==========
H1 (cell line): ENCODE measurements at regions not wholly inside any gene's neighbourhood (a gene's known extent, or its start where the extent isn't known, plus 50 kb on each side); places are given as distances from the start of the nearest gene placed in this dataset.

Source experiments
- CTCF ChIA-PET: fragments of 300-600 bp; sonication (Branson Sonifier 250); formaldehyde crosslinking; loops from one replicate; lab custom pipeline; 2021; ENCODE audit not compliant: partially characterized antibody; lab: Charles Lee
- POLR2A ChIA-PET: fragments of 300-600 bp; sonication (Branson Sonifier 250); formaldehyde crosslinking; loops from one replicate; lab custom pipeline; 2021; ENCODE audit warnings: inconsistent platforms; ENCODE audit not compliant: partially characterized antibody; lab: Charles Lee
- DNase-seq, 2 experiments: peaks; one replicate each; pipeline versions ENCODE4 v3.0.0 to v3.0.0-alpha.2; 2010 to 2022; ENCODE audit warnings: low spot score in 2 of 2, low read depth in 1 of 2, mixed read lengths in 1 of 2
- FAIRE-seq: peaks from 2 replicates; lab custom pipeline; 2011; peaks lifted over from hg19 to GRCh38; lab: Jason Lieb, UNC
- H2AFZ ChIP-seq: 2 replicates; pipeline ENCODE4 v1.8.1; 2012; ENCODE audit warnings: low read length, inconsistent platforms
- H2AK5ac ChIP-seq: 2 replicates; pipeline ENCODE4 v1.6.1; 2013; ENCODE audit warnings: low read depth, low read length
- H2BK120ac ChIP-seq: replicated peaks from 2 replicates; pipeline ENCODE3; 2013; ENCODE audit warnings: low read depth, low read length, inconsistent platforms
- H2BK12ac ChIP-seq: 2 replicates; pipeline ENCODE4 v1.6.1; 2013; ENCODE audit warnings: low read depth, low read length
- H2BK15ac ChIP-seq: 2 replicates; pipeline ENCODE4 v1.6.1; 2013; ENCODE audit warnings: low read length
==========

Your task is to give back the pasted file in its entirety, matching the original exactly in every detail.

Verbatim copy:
H1 (cell line): ENCODE measurements at regions not wholly inside any gene's neighbourhood (a gene's known extent, or its start where the extent isn't known, plus 50 kb on each side); places are given as distances from the start of the nearest gene placed in this dataset.

Source experiments
- CTCF ChIA-PET: fragments of 300-600 bp; sonication (Branson Sonifier 250); formaldehyde crosslinking; loops from one replicate; lab custom pipeline; 2021; ENCODE audit not compliant: partially characterized antibody; lab: Charles Lee
- POLR2A ChIA-PET: fragments of 300-600 bp; sonication (Branson Sonifier 250); formaldehyde crosslinking; loops from one replicate; lab custom pipeline; 2021; ENCODE audit warnings: inconsistent platforms; ENCODE audit not compliant: partially characterized antibody; lab: Charles Lee
- DNase-seq, 2 experiments: peaks; one replicate each; pipeline versions ENCODE4 v3.0.0 to v3.0.0-alpha.2; 2010 to 2022; ENCODE audit warnings: low spot score in 2 of 2, low read depth in 1 of 2, mixed read lengths in 1 of 2
- FAIRE-seq: peaks from 2 replicates; lab custom pipeline; 2011; peaks lifted over from hg19 to GRCh38; lab: Jason Lieb, UNC
- H2AFZ ChIP-seq: 2 replicates; pipeline ENCODE4 v1.8.1; 2012; ENCODE audit warnings: low read length, inconsistent platforms
- H2AK5ac ChIP-seq: 2 replicates; pipeline ENCODE4 v1.6.1; 2013; ENCODE audit warnings: low read depth, low read length
- H2BK120ac ChIP-seq: replicated peaks from 2 replicates; pipeline ENCODE3; 2013; ENCODE audit warnings: low read depth, low read length, inconsistent platforms
- H2BK12ac ChIP-seq: 2 replicates; pipeline ENCODE4 v1.6.1; 2013; ENCODE audit warnings: low read depth, low read length
- H2BK15ac ChIP-seq: 2 replicates; pipeline ENCODE4 v1.6.1; 2013; ENCODE audit warnings: low read length